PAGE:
The Mitzvah of Tzitzith is mentioned twice in the Torah:

"...they are to make for themselves, throughout their generations, Tzitzith upon the corners of their garments, and to put with the Tzitzith of each corner a thread o f blue. And it shall be unto you for Tzitzith, and you shall look upon it and remember all the commandments o f the L-rd, and do them, and you will not follow your heart and your eyes, after which you go astray; so that you will remember and do all My commandments and be holy unto your G‑d..."

Numbers XV: 38ff.

"You shall make for yourself twisted cords upon the four corners of your covering, wherewith you cover yourself."

Deuteronomy XXII: 12

The Torah itself thus explains the purpose of this Mitzvah. In the first passage quoted we find both immediate and long-term aims. The immediate aims consist of one positive and one negative principle:

a) The sight of the Tzitzith is to remind us of all the commandments so that we observe them, and

b) To prevent us from following the inclinations of our heart and eyes which tend to lead us to faithlessness.

The long-term aim is again two-fold:

a) To remember and observe the commands of G‑d; and

b) To elevate ourselves to a level of sanctity, to be holy unto G‑d.

Just how these simple fringes are attached to our garments to effect so great and all-encompassing a goal? How can the sight of the Tzitzith help us to realize our spiritual selves and to attain our object of human perfection? To understand this we need to probe somewhat deeper into the symbolic aspects of this precept. Our probing will reveal that few commandments are so rich in symbolism; few commandments contain so many allusions and reminders as this Mitzvah. And once we learn to recognize and appreciate these symbols and allusions, we will understand the efficacy of Tzitzith and why it has been said that this single precept is equivalent to all the Mitzvoth of the Torah. (Menachoth 43b)

"Your Heart and Your Eyes"

The Torah passage dealing with the precept of Tzitzith contrasts the remembrance and observance of the "commandments of G‑d" against the going "after your own heart and your own eyes, after which you go astray." This counterpoise suggests more than the apparent literal sense. For the Torah does not specify a going after sinful inclinations, but pronounces a general, all-inclusive warning not to follow "your own heart and your own eyes" - regardless of what the intentions may be. When dwelling upon this contrast, its latent meaning becomes obvious:

The heart is the seat of man's emotions, man's personal feelings. The eyes, in Torah terminology, are an epithet for wisdom, intellect1. The Torah, in the context of the Mitzvah of Tzitzith, thus warns us not to go about "after your own heart (our emotions, feelings) and your own eyes (our intellect), after which you go astray." It is not our opinion (our personal ideas and ideals), regardless of how lofty and noble it may seem, that we are to follow, but the commandments of G‑d qua "commandments of G‑d." Even when our heart and mind acquiesce in matters of Torah because of intellectual appeal or sentimental attraction, we are to observe the precepts and instructions of the Torah as commandments of G‑d. It is only the supra-rational and supra-sentimental nature of the commandments as Divine decrees that lends them their character of absolute truth and absolute, everlasting relevance. Rationalism and sentimentality as sole and independent criteria are essentially dangerous and generally misleading ways "after which you go astray2."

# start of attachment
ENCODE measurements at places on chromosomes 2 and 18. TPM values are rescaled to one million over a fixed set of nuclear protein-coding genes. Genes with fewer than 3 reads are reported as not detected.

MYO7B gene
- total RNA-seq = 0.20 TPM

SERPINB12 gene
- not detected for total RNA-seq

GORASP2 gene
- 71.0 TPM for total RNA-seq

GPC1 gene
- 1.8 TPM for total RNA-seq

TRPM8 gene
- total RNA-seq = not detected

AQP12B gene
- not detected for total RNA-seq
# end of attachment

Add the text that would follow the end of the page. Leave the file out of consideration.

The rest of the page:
In this sense, probably more than in any other, the heart and the eyes are the "touts for sin," and therefore G‑d says: "When you give Me your heart and your eyes, then I know that you are Mine." (Yerushalmi, Berachoth I:5 )


Our sages refer to the precept of Tzitzith as a simple and easy Mitzvah. It is indeed one of the most easily observed commandments. But as simple and easy as it is, so rich is this Mitzvah in symbolism, and so potent in effectiveness, that it is equivalent to all the other precepts of the Torah. For surely a consistent observance of this Mitzvah of Tzitzith must lead to a proper and complete observance of all the commandments.

When thrown into the tumultuous waters of the temptations of every-day life, the Tzitzith are our life-line, the rope to which we can cling to prevent us from drowning3, and as our Sages so graphically relate (Menachoth 44a) how the sight of the Tzitzith stopped a man on the verge of committing a grave sin and helped him to regain control over his body and to restore his spiritual equilibrium.

The Tzitzith are everyman's tzitz, upon which is engraved "Holy unto G‑d!" They are the Jew's insignia as a member of G‑d's "kingdom of priests and holy nation." They not only confer "additional sanctity upon Israel" (Sifre Shlach) but help one realize the ultimate aim of "ye shall be holy, for I the L-rd your G‑d am holy!" (Levit. 19:2), as the Torah affirms in relation to the Mitzvah of Tzitzith: "that you may remember and do all My commandments and be holy unto your G‑d."

With the Tzitzith, as with the brass snake4- "every one that is bitten, when he sees it he shall live." (Zohar, III: 175a)